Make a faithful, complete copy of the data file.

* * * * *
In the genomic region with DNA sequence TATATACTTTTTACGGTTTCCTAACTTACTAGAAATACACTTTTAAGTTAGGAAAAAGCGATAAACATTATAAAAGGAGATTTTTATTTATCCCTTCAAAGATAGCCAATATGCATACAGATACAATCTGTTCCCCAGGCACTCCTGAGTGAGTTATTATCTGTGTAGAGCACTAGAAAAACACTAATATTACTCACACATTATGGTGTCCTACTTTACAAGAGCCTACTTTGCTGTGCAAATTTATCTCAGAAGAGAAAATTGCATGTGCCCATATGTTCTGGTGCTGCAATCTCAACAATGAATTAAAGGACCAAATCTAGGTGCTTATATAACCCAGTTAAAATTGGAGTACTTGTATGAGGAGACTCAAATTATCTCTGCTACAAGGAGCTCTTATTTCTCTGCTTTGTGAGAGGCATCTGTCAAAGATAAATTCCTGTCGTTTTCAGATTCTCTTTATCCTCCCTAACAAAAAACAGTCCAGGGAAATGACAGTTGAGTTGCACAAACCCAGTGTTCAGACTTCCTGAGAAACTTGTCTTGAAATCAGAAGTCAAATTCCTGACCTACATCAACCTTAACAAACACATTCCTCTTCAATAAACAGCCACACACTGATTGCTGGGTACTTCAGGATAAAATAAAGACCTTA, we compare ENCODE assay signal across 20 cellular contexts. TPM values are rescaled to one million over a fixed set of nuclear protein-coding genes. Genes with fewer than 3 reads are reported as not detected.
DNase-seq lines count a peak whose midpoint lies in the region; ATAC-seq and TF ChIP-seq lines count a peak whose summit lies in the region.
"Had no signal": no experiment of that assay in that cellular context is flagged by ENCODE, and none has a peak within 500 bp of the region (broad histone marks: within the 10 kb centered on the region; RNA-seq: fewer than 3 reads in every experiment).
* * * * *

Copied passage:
In the genomic region with DNA sequence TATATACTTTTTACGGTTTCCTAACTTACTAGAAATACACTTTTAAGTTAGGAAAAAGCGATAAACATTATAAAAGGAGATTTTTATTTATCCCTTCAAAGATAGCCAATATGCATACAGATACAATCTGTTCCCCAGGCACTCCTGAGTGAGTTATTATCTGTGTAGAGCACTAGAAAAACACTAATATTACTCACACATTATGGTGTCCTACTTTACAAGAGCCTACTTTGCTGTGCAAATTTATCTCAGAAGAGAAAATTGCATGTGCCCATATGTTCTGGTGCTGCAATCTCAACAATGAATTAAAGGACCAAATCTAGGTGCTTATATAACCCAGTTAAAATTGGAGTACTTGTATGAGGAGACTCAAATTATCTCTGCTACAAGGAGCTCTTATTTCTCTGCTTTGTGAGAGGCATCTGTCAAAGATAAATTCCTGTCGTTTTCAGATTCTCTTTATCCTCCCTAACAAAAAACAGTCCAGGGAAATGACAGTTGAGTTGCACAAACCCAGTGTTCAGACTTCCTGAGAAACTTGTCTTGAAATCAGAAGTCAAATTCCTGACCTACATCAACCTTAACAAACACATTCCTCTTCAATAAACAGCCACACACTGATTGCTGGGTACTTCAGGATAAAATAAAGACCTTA, we compare ENCODE assay signal across 20 cellular contexts. TPM values are rescaled to one million over a fixed set of nuclear protein-coding genes. Genes with fewer than 3 reads are reported as not detected.
DNase-seq lines count a peak whose midpoint lies in the region; ATAC-seq and TF ChIP-seq lines count a peak whose summit lies in the region.
"Had no signal": no experiment of that assay in that cellular context is flagged by ENCODE, and none has a peak within 500 bp of the region (broad histone marks: within the 10 kb centered on the region; RNA-seq: fewer than 3 reads in every experiment).